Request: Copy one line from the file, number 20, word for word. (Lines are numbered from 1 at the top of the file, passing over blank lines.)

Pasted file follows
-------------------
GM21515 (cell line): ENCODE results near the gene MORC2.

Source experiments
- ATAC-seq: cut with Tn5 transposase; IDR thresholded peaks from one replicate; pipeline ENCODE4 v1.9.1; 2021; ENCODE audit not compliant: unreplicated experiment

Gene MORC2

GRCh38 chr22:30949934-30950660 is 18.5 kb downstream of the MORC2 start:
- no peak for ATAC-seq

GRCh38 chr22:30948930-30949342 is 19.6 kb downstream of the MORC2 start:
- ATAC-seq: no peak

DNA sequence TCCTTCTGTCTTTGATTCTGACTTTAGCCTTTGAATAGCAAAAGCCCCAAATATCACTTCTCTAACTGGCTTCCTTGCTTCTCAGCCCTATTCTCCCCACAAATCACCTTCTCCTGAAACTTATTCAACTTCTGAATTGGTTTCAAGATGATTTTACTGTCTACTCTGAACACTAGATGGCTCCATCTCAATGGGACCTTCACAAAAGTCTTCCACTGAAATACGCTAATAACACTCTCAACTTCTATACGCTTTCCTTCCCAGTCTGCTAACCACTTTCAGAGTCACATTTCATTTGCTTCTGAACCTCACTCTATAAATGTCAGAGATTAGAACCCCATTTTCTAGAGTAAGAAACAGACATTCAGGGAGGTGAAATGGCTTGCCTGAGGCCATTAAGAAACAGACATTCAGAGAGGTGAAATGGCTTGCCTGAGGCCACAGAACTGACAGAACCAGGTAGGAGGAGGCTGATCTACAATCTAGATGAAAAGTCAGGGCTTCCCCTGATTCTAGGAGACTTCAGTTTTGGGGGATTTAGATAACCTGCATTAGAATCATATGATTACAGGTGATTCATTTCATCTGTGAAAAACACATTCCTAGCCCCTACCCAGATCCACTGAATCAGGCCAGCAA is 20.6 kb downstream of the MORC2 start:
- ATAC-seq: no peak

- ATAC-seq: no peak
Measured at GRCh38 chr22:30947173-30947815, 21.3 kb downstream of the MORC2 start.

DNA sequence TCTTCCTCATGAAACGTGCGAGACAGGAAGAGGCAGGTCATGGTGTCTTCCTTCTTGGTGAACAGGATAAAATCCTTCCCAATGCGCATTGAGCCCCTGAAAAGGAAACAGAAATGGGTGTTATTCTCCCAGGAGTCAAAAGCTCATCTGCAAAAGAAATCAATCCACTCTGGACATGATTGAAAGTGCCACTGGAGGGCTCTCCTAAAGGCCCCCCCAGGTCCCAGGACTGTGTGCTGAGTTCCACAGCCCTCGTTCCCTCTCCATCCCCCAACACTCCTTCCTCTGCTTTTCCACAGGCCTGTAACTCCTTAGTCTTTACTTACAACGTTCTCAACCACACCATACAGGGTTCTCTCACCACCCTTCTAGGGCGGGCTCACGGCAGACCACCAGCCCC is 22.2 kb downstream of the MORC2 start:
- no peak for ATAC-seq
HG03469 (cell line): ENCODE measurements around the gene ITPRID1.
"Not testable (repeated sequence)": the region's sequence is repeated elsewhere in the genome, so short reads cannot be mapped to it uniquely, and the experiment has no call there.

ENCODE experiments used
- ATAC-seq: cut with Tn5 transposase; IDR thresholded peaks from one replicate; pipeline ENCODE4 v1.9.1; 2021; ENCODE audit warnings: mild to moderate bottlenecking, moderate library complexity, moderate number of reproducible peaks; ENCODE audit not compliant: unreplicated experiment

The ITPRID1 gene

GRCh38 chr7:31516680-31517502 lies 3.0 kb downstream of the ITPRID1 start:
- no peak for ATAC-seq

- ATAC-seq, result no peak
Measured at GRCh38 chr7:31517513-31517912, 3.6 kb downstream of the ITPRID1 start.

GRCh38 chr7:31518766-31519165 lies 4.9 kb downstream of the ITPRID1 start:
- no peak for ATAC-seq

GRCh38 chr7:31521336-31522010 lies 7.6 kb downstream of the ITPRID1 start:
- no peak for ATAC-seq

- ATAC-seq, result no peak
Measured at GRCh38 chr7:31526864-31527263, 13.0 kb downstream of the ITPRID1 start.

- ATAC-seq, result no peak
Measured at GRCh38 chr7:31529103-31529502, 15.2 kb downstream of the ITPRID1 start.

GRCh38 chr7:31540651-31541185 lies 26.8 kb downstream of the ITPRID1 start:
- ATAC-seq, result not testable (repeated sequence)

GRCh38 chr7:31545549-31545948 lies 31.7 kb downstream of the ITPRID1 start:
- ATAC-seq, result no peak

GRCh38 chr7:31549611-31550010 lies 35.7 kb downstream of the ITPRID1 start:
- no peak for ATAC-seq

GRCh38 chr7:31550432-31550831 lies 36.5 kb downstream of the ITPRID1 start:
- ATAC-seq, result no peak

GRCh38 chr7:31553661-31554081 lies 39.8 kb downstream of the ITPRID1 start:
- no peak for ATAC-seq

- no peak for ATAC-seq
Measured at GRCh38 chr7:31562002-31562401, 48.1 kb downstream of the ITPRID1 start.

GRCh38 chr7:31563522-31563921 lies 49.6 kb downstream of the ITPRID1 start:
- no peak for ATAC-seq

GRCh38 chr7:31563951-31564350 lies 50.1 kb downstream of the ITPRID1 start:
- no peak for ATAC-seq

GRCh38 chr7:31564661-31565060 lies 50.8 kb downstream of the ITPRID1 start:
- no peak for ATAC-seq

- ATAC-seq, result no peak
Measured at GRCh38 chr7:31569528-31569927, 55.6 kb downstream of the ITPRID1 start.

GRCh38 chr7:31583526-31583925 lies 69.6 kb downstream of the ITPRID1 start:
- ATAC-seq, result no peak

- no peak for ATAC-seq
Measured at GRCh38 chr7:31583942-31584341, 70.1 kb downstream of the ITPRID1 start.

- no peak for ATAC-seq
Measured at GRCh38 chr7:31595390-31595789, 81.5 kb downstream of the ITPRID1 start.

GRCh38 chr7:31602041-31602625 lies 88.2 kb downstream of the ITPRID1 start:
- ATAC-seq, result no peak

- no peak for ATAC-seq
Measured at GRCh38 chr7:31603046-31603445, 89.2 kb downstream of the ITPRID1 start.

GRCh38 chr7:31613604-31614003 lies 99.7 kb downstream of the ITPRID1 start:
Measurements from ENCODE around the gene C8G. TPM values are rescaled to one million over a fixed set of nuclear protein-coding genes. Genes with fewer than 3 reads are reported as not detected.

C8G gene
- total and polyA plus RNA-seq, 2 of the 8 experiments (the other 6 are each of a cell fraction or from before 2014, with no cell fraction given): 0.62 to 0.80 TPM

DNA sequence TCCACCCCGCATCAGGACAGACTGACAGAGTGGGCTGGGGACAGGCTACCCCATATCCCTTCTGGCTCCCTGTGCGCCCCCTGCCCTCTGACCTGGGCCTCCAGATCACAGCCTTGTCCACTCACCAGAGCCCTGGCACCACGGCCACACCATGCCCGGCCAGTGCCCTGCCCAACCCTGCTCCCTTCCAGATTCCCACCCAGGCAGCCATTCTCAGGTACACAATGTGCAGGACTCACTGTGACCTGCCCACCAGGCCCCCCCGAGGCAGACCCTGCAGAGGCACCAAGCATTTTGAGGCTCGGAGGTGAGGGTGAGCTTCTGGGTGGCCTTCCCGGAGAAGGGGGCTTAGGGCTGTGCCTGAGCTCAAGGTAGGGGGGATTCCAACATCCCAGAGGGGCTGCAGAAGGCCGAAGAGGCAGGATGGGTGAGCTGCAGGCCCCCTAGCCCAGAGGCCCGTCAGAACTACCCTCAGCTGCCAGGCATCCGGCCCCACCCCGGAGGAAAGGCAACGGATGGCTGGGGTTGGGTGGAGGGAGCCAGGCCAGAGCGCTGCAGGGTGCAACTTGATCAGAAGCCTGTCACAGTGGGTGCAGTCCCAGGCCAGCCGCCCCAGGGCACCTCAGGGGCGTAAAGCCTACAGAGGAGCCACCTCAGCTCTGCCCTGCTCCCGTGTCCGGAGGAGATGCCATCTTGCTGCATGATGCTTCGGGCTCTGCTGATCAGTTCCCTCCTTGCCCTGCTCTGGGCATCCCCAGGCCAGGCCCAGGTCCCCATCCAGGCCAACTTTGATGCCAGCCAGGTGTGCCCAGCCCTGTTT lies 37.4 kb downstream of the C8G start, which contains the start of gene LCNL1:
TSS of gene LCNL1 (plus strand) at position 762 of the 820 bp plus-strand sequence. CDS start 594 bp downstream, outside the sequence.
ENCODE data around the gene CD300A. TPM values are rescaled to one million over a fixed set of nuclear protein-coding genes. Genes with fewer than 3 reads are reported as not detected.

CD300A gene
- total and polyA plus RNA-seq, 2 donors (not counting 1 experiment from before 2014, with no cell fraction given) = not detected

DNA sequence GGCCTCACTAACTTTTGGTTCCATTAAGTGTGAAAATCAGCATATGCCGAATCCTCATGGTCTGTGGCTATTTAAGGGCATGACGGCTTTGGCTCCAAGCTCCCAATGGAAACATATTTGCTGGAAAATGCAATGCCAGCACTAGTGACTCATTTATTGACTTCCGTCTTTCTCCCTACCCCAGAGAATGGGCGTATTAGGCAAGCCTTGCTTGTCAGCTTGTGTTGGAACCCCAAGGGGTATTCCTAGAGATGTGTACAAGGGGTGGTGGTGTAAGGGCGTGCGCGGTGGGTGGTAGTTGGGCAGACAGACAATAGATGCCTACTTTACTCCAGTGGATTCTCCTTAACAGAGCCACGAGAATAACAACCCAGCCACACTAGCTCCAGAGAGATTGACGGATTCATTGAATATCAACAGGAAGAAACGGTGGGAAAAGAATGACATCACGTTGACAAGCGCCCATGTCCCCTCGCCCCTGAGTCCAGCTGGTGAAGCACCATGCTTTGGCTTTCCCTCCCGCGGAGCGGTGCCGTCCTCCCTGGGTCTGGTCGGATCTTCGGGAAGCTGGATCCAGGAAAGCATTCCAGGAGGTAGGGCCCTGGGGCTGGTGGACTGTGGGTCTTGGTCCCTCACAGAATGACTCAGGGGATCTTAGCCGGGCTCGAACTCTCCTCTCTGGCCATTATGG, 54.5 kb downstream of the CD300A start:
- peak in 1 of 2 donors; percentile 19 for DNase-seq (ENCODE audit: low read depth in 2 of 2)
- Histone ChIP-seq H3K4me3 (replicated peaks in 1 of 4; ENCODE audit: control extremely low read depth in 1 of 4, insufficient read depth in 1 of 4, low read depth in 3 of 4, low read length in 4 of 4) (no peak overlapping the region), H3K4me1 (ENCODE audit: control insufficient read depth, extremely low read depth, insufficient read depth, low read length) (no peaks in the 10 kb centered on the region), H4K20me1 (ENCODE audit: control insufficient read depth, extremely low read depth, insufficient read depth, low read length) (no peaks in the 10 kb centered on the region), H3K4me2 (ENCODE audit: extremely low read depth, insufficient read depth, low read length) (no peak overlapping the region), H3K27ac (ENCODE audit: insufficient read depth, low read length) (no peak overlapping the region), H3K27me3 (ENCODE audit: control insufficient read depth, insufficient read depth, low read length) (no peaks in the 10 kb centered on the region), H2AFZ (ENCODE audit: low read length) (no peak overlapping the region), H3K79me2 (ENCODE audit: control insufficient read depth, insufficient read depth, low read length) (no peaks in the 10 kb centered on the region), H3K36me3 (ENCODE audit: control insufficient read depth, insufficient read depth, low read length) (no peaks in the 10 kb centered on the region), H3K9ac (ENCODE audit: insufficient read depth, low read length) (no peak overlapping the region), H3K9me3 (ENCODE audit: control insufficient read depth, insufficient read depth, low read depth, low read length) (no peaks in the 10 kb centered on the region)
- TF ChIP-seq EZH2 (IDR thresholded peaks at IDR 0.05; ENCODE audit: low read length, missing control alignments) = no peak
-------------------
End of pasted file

GRCh38 chr7:31516680-31517502 lies 3.0 kb downstream of the ITPRID1 start: